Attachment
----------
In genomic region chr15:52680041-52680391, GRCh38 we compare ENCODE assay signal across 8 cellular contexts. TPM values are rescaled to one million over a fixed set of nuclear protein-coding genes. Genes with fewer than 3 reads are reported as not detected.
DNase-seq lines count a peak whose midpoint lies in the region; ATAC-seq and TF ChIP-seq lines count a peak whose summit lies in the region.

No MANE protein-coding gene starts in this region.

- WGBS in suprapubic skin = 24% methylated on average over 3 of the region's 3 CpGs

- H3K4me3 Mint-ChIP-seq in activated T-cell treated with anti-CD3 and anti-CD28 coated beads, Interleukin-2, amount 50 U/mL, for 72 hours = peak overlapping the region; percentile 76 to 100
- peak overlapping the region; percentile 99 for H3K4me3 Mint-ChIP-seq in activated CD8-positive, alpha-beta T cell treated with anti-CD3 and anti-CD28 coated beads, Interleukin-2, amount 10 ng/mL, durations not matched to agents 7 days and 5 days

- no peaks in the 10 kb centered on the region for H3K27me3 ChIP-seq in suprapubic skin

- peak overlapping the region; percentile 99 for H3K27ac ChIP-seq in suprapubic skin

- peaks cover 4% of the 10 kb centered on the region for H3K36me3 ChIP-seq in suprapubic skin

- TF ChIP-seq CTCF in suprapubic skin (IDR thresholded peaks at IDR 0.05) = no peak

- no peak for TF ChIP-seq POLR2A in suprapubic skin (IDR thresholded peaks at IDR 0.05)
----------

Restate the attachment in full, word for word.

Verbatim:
In genomic region chr15:52680041-52680391, GRCh38 we compare ENCODE assay signal across 8 cellular contexts. TPM values are rescaled to one million over a fixed set of nuclear protein-coding genes. Genes with fewer than 3 reads are reported as not detected.
DNase-seq lines count a peak whose midpoint lies in the region; ATAC-seq and TF ChIP-seq lines count a peak whose summit lies in the region.

No MANE protein-coding gene starts in this region.

- WGBS in suprapubic skin = 24% methylated on average over 3 of the region's 3 CpGs

- H3K4me3 Mint-ChIP-seq in activated T-cell treated with anti-CD3 and anti-CD28 coated beads, Interleukin-2, amount 50 U/mL, for 72 hours = peak overlapping the region; percentile 76 to 100
- peak overlapping the region; percentile 99 for H3K4me3 Mint-ChIP-seq in activated CD8-positive, alpha-beta T cell treated with anti-CD3 and anti-CD28 coated beads, Interleukin-2, amount 10 ng/mL, durations not matched to agents 7 days and 5 days

- no peaks in the 10 kb centered on the region for H3K27me3 ChIP-seq in suprapubic skin

- peak overlapping the region; percentile 99 for H3K27ac ChIP-seq in suprapubic skin

- peaks cover 4% of the 10 kb centered on the region for H3K36me3 ChIP-seq in suprapubic skin

- TF ChIP-seq CTCF in suprapubic skin (IDR thresholded peaks at IDR 0.05) = no peak

- no peak for TF ChIP-seq POLR2A in suprapubic skin (IDR thresholded peaks at IDR 0.05)